In a 40-year career encompassing both stage and screen, Pete Postlethwaite became a favorite of top helmers for his skill as a character actor.
The British thesp, who died Sunday at 64, had roles in two 2010 pics garnering kudos buzz: “The Town,” in which he played a menacing florist and crime boss, and “Inception,” in which he played the dying father of Cillian Murphy’s industrialist.
Postlethwaite, who died in Shropshire, had been ailing with cancer.
Thesp was Oscar-nommed for supporting actor for 1993’s “In the Name of the Father,” playing one of four men wrongly accused of planting an IRA bomb.
Born to a Catholic family in Warrington in the north of England, Postlethwaite had planned to become a priest. But after working as a teacher, he was drawn to the stage and began his acting career touring pubs in a theater group alongside then-girlfriend Julie Walters.
Early roles in the 1970s included work at Liverpool’s Everyman Theater, where he collaborated with Bill Nighy, Alan Bleasdale and Jonathan Pryce, among others.
Postlethwaite’s screen work started with small roles in such high-profile British skeins as “Coronation Street,” “Minder” and “Casualty.” Minor parts in “The Last of the Mohicans” and “Alien 3” followed, but it was 1993’s “In the Name of the Father,” in which he played Daniel Day-Lewis’ father who is dignified even in the face of wrongful imprisonment, that brought him international attention. That pic led to memorable roles in Bryan Singer’s “The Usual Suspects” and in Baz Luhrmann’s “Romeo + Juliet.”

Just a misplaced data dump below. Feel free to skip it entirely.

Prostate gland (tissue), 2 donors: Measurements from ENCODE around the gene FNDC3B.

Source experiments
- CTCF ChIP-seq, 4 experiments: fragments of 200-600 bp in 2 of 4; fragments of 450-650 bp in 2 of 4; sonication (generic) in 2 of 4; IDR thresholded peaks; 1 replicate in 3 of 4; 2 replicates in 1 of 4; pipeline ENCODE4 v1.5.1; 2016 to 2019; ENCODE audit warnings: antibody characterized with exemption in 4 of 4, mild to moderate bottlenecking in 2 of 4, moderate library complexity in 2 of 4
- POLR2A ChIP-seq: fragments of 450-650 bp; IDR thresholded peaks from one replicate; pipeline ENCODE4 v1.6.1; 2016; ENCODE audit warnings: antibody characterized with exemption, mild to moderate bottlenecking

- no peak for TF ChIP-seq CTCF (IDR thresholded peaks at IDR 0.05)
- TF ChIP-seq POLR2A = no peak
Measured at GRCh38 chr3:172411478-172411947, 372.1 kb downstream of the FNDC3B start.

Postlethwaite starred in 1996’s highly regarded British film “Brassed Off,” which focused on the struggles of an English mining community and its brass band. He was featured in 2005’s “The Constant Gardener” and “James and the Giant Peach.”
In a statement, “Town” helmer Ben Affleck called the thesp “a wonderful actor and an extraordinary man.”
Steven Spielberg, who directed Postlethwaite in 1997’s “The Lost World: Jurassic Park” and “Amistad,” once called him, “probably the best actor in the world,” to which Postlethwaite quipped, “I’m sure what Spielberg actually said was, ‘The thing about Pete is that he thinks he’s the best actor in the world.'”
In 2008, Postlethwaite returned to the Everyman Theater to play the lead in “King Lear,” a role he had always wanted to tackle.
He was well known for his political activism, including his opposition to the Iraq war.
Survivors include his wife, Jacqui, a son and daughter.